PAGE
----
{{ render "nav" }}
<div class="row">
 <div class="large-12 columns">
  {{outlet}}
 </div>
</div>

We just introduced two handlebars helpers that Ember uses: render and outletHandlebars helpers are a part of the Handlebars template language that is included with Ember. The render and outlet helpers are added by Ember.

About render from the docs:

Renders the named template in the current context using the singleton instance of the same-named controller.

render allows you to include one template into another. It’s much like the template helper, but also allows you to pass data along. In this case you could use either.

outlet is a placeholder that allows you to specify where the child node’s content will be rendered. They are much like {% block %} tags in Django or <%= yield ==%> in ERB.

Since application.handlebars is the base route the content from index.handlebars will be rendered where this outlet is. We can create a simple index.handlebars to prove this.

$ echo "<h1>Welcome To My App</h1>" > app/templates/index.handlebars

Routes

Routes are URL paths. To add a new page, you need to add a new route. So to add our about page, we need to add a route to our router.

App.Router.map(function(){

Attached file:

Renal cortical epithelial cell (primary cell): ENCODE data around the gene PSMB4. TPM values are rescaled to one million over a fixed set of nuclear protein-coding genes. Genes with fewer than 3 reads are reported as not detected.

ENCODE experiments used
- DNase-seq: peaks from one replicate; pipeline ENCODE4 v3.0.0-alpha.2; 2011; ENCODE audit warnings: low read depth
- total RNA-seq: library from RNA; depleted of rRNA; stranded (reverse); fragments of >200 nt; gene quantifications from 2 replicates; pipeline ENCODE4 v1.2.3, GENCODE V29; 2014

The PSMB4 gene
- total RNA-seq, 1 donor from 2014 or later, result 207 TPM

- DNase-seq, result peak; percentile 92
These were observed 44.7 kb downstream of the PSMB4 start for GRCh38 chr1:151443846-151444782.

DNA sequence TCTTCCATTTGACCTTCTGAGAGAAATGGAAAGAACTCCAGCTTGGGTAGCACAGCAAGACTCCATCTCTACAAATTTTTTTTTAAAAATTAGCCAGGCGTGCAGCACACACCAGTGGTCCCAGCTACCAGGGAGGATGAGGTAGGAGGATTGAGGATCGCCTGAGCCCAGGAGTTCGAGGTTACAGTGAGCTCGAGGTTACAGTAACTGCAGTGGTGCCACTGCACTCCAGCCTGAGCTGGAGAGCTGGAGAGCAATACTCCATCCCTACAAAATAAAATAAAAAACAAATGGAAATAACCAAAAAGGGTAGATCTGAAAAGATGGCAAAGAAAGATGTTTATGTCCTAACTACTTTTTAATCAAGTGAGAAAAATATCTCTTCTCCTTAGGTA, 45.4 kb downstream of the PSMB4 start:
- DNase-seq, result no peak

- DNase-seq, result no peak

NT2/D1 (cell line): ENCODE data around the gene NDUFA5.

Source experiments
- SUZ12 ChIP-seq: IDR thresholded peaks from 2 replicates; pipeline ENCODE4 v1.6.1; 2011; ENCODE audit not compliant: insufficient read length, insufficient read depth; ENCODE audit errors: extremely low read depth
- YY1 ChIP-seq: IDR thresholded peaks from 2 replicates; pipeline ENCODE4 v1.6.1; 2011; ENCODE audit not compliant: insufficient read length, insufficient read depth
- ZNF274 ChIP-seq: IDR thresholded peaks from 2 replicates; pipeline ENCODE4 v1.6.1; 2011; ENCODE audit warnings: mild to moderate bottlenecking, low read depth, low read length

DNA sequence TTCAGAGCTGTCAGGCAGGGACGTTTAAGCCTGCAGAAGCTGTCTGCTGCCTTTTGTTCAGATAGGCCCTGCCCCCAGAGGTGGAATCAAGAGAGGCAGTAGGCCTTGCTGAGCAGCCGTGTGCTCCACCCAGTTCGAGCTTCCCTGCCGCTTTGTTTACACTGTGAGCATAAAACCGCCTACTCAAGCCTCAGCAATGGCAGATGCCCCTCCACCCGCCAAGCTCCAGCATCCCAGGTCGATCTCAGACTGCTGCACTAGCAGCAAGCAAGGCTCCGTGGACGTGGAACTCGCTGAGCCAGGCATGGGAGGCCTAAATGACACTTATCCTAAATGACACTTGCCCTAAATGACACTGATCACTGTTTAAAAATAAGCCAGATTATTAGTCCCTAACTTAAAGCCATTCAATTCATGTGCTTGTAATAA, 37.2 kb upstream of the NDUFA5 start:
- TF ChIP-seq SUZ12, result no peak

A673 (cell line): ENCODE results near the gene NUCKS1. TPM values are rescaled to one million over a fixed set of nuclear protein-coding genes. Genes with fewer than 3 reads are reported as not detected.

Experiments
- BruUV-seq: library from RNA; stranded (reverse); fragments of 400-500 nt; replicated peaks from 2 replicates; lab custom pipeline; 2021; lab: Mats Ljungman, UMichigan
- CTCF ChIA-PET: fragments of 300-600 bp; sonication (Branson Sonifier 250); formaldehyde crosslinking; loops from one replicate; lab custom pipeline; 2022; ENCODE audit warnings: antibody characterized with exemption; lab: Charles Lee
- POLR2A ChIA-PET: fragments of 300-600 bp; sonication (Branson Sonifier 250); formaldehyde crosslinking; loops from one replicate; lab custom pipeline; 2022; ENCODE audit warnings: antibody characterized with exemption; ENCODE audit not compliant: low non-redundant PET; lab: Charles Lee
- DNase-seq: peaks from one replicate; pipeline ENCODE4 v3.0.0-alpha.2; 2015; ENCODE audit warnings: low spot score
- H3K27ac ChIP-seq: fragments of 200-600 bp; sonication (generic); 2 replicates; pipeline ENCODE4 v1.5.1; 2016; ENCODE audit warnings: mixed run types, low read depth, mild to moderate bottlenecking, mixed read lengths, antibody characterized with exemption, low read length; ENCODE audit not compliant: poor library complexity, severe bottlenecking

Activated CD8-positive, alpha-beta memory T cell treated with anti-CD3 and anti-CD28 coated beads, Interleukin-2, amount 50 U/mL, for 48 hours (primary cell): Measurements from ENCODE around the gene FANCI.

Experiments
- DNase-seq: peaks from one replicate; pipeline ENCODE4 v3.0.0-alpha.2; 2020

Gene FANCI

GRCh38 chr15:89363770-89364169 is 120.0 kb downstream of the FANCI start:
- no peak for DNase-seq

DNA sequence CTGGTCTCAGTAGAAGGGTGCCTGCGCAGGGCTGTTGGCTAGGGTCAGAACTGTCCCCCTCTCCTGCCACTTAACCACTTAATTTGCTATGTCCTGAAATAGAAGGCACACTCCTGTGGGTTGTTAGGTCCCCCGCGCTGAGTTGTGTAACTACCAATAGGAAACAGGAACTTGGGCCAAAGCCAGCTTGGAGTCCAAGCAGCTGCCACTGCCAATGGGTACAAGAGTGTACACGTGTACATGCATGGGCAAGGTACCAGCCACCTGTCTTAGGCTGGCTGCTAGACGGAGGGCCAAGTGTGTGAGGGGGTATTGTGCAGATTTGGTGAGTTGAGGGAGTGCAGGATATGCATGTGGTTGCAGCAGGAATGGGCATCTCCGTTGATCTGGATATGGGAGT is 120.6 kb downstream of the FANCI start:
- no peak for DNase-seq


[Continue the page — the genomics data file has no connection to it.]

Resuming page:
this.route('about');
});

Ember is creating AboutRoute, AboutView, and AboutController. We don’t really need those for this exercise, but we do need a template with some content.

$ echo "<h1>About To My App</h1>" > app/templates/about.handlebars

If you visit ‘/#/about’ you will see the content.

Resources

When you want to start grouping routes, i.e. “/company/contact” and “/company/team” resources come in to play. The benefit here is that they share common templates. While you could so something like this:

App.Router.map(function(){
  this.route('contact', {path:'/company/contact'});
  this.route('team', {path:'/company/team'});
});

It becomes a mess really quickly. Instead you should use a resource.

App.Router.map(function(){
  this.resource('company', function(){
    this.route('contact');
    this.route('team');
  });
});

It is however a little more confusing when it comes to templates. Like the application route, we need to create a base container for all the leaf routes. This could be as simple as:

$ echo "{{outlet}}" > app/templates/company.handlebars

In this case, everything will just be added to the outlet in the application.handlebars. If you want every company page to have common display attributes, you can change the template:

<h1>Company</h1>
<div class="row">
  <div class="large-9 columns">
    {{outlet}}
  </div>
  <div id="sidebar" class="large-3 columns">
    {{outlet sidebar}}
  </div>
</div>